We Jewish educators should never stop striving for the perfect program with the best results and should never be afraid to try new approaches. How do we best accommodate a culture that is very heavy on scheduling children while expecting the highest levels of achievement in all that they do? How can we best help parents and congregations adapt to this culture while encouraging the integration of meaningful Jewish living and practice into families’ daily lives? These are huge questions. Part of the answer is the realization that any supplemental Hebrew school is only a small piece of a very large pie that will ideally include home practices, synagogue life, and greater Jewish communal participation.
Afternoon Hebrew school was never meant to and should never be the totality of a child’s Jewish life, a religious and cultural experience that is optimally filled with fun holidays,observances, stories and family time. When our children learn to read English we assume that they will have preschool readiness skills, home reading practice, and a world full of books and examples of others reading. Learning Hebrew reading is no different. Hebrew School gives children the aleph bet, the vowels, the introduction, and what could be described as minimal practice. From first through sixth grade there are approximately 360opportunities to attend a session. This is plenty, in fact more than some children need for the goals that have been set out here if there is regularity of attendance over a period of years. The question of how many days, for how many hours,for how many years may well be different for each family and child. Yet, I have plenty of anecdotal evidence that “consistency over time” works. In addition, this year the UJCVP has made Hebrew School free for all children and the year is not yet done, so if you haven’t considered this offer there is still time!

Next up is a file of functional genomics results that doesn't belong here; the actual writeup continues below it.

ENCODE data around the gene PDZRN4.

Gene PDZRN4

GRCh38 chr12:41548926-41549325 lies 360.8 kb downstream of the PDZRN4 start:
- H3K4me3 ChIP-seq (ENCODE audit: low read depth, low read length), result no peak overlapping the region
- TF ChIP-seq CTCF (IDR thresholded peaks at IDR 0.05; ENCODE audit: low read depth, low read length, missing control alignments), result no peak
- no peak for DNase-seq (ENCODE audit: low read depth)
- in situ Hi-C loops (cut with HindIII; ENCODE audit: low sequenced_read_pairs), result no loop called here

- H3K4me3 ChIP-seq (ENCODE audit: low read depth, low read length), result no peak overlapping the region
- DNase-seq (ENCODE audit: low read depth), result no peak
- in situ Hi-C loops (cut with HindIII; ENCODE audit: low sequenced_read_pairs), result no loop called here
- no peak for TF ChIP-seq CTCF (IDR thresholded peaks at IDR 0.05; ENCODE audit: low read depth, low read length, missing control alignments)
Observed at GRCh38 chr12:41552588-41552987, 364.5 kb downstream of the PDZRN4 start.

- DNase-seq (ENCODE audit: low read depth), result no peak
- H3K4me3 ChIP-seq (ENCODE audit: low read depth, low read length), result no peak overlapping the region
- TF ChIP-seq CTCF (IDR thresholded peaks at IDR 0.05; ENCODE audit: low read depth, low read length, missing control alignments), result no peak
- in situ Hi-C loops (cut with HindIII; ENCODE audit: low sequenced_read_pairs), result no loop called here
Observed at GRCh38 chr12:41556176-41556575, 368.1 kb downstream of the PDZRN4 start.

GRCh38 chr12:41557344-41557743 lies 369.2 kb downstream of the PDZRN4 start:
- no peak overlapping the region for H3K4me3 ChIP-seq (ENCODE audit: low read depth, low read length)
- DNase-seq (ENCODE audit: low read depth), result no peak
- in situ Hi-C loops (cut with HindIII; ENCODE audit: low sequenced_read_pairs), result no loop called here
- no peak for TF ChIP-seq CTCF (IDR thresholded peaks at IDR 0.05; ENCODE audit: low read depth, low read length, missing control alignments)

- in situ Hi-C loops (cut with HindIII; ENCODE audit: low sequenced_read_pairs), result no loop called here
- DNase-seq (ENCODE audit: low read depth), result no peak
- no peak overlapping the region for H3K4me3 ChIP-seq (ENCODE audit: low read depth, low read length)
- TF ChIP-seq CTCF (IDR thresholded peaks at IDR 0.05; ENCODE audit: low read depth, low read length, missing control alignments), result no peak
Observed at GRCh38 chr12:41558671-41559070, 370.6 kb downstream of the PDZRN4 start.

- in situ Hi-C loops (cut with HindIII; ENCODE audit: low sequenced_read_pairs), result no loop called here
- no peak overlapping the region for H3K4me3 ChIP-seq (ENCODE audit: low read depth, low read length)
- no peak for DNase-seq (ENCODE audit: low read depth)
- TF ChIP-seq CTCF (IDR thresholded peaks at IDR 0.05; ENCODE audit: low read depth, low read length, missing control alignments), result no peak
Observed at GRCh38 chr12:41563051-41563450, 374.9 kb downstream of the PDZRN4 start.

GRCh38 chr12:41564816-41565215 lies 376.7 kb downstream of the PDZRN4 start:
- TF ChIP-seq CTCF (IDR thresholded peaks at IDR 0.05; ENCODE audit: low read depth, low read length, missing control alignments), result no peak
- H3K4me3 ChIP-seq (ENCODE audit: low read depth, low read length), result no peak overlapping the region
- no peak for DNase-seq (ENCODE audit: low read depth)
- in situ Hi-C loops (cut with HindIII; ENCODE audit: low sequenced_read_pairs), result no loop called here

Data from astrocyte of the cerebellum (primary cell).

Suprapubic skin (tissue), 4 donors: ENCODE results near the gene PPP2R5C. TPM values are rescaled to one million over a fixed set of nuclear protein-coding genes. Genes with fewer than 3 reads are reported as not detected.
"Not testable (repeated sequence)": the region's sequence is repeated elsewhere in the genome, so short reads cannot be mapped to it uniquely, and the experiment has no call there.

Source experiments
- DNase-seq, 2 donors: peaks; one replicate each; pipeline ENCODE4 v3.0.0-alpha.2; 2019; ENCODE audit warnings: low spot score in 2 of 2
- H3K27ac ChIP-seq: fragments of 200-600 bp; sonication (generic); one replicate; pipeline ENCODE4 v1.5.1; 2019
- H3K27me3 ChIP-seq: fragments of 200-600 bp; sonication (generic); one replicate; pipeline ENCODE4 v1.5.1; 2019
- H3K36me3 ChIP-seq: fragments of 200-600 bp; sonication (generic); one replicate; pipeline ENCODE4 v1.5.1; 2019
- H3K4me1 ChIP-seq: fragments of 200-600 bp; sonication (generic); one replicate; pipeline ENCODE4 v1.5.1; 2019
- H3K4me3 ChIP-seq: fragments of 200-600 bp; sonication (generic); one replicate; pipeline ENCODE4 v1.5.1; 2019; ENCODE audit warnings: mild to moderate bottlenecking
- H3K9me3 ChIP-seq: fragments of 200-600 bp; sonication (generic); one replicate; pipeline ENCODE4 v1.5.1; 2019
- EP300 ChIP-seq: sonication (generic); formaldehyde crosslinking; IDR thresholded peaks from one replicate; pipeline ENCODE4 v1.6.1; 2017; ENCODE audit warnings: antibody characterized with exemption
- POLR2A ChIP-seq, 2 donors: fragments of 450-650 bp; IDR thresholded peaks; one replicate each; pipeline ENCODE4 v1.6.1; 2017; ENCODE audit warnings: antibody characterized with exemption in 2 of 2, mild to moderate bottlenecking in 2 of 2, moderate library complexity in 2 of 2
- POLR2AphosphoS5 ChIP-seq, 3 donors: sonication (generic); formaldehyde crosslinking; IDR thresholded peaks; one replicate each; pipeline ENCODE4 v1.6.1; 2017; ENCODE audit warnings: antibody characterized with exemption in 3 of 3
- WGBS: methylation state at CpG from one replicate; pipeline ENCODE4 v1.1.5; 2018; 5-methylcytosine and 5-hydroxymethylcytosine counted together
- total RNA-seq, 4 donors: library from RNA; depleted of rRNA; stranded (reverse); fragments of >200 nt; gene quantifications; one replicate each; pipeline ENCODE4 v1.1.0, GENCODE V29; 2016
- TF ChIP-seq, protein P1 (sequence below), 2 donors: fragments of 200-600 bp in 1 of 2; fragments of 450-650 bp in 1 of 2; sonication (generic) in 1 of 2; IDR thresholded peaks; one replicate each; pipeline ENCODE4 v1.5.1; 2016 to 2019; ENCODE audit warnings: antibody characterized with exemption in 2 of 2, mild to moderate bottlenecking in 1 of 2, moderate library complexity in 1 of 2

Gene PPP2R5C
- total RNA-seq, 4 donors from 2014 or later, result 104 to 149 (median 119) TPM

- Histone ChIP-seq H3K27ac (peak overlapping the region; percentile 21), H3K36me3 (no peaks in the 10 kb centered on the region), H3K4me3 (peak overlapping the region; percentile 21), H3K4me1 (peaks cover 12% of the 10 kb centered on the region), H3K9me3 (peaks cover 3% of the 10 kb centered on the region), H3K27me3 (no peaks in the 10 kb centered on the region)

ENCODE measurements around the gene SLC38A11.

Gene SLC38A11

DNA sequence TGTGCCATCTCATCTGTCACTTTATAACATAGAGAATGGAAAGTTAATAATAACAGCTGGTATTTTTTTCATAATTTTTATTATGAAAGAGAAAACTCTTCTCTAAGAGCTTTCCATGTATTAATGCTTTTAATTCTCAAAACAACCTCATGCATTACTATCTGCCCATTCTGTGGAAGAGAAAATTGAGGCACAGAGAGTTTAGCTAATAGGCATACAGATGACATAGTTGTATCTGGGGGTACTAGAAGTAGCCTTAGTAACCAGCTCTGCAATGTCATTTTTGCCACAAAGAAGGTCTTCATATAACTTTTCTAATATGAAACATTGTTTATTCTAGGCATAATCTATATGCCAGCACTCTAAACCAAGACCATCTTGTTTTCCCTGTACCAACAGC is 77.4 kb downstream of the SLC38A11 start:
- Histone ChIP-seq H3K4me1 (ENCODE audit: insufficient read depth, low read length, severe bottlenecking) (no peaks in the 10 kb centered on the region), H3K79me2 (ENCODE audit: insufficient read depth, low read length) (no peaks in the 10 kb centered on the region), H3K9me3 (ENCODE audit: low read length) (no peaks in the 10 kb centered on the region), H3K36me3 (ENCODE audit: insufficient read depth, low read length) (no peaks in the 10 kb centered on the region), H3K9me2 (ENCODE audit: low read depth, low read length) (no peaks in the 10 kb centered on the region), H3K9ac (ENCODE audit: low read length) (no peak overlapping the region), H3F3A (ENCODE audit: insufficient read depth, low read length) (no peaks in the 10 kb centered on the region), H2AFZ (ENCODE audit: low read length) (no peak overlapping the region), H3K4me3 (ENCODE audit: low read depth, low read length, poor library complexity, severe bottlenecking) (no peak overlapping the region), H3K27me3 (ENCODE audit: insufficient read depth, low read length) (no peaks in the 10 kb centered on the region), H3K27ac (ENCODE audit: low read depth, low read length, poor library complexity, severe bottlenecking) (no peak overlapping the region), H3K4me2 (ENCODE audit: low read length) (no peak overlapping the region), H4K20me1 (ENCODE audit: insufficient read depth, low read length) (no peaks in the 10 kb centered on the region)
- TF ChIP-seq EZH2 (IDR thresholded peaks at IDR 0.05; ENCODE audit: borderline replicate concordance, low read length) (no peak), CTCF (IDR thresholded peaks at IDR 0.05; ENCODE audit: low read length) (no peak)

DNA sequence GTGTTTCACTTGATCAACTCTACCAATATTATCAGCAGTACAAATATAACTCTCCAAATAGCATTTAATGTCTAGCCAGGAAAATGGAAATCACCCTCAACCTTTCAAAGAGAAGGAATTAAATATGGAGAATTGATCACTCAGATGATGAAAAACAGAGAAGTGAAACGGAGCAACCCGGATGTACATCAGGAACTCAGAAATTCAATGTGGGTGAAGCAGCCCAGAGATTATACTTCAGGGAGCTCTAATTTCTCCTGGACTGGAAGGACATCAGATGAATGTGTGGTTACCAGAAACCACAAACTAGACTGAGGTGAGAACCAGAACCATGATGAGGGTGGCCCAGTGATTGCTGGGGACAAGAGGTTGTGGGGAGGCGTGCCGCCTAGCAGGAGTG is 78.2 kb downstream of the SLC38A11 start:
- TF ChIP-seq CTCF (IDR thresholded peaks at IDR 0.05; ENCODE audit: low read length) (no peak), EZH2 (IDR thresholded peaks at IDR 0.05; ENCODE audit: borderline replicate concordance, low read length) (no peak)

As sympathetic stewards of Jewish education we do recognize that parents are coming from very diverse backgrounds and that many parents don’t have the skills to provide optimal reinforcement so we always welcome parents to learn along side their children. Indeed, there are those in the Jewish education world who believe that family education is the key to learning in the future and they may be right. In conjunction with our local synagogues we ought to be able to provide ample opportunities for meaningful Jewish learning and practice and I know that our local congregations, who themselves have wonderful educators hard at work, are increasingly doing this in creative and engaging ways.
So, as you can see, it’s a difficult notion this Hebrew School. Considering this, it’s pretty amazing we achieve what we do! Though a child may be happy to “graduate”after 6 grade and enter their years of teenage angst and the questioning, most of them do not look back having had miserable Hebrew school experiences at the UJCVP. Many of them have had a lot of fun with their peers and teachers and have learned their Hebrew reading as well.
My hope and prayer is that as a community of parents,congregations and educators we can move forward with our efforts to provide our children and families with the best,cutting edge educational and Hebrew programming available. To this end I welcome all of your input, ideas, and participation as we move forward from strength to strength.